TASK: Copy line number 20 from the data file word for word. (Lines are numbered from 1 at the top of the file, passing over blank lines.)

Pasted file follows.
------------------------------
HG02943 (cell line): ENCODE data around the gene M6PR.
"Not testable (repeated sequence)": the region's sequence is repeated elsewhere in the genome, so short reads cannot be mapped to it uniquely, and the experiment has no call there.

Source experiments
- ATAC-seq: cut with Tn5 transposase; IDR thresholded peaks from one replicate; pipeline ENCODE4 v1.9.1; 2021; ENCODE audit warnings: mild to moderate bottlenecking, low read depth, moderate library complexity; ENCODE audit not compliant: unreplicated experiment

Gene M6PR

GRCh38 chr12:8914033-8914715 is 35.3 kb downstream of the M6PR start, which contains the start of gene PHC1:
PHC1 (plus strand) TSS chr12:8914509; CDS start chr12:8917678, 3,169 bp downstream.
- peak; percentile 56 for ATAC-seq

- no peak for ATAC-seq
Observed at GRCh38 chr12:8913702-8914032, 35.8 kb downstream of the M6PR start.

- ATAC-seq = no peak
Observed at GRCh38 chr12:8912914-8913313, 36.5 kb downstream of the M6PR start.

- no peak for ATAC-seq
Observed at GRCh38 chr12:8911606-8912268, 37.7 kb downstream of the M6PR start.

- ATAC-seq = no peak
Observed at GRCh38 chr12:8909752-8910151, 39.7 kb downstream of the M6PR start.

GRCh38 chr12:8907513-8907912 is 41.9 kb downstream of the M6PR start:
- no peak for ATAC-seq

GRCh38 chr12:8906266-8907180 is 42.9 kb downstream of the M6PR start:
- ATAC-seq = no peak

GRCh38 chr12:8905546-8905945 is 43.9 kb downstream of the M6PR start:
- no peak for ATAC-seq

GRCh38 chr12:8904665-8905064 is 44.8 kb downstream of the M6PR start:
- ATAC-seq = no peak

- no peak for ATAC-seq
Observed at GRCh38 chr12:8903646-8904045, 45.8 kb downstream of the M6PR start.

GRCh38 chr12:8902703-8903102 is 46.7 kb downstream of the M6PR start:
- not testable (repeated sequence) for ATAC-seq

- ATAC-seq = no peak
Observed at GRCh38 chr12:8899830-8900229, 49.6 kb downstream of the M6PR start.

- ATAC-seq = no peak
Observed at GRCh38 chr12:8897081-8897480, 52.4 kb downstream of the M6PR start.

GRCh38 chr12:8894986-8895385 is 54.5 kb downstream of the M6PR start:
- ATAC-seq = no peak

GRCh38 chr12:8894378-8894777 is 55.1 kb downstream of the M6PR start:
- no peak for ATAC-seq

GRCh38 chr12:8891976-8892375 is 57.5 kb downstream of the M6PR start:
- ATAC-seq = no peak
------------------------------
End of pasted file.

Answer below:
- ATAC-seq = no peak